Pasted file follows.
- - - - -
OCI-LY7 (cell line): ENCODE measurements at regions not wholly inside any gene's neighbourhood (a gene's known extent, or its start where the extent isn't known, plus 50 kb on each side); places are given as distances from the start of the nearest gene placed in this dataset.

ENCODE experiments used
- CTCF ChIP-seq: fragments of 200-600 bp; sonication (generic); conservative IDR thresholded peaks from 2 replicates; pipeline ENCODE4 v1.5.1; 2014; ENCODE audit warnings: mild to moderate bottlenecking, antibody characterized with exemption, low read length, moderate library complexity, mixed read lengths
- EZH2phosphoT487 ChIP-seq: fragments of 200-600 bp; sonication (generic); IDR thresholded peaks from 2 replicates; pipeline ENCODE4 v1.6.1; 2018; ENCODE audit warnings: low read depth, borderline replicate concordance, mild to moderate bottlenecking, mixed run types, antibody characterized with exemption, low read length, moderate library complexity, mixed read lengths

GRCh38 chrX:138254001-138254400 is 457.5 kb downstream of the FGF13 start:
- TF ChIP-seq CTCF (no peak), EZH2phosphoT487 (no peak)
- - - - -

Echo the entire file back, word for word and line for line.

OCI-LY7 (cell line): ENCODE measurements at regions not wholly inside any gene's neighbourhood (a gene's known extent, or its start where the extent isn't known, plus 50 kb on each side); places are given as distances from the start of the nearest gene placed in this dataset.

ENCODE experiments used
- CTCF ChIP-seq: fragments of 200-600 bp; sonication (generic); conservative IDR thresholded peaks from 2 replicates; pipeline ENCODE4 v1.5.1; 2014; ENCODE audit warnings: mild to moderate bottlenecking, antibody characterized with exemption, low read length, moderate library complexity, mixed read lengths
- EZH2phosphoT487 ChIP-seq: fragments of 200-600 bp; sonication (generic); IDR thresholded peaks from 2 replicates; pipeline ENCODE4 v1.6.1; 2018; ENCODE audit warnings: low read depth, borderline replicate concordance, mild to moderate bottlenecking, mixed run types, antibody characterized with exemption, low read length, moderate library complexity, mixed read lengths

GRCh38 chrX:138254001-138254400 is 457.5 kb downstream of the FGF13 start:
- TF ChIP-seq CTCF (no peak), EZH2phosphoT487 (no peak)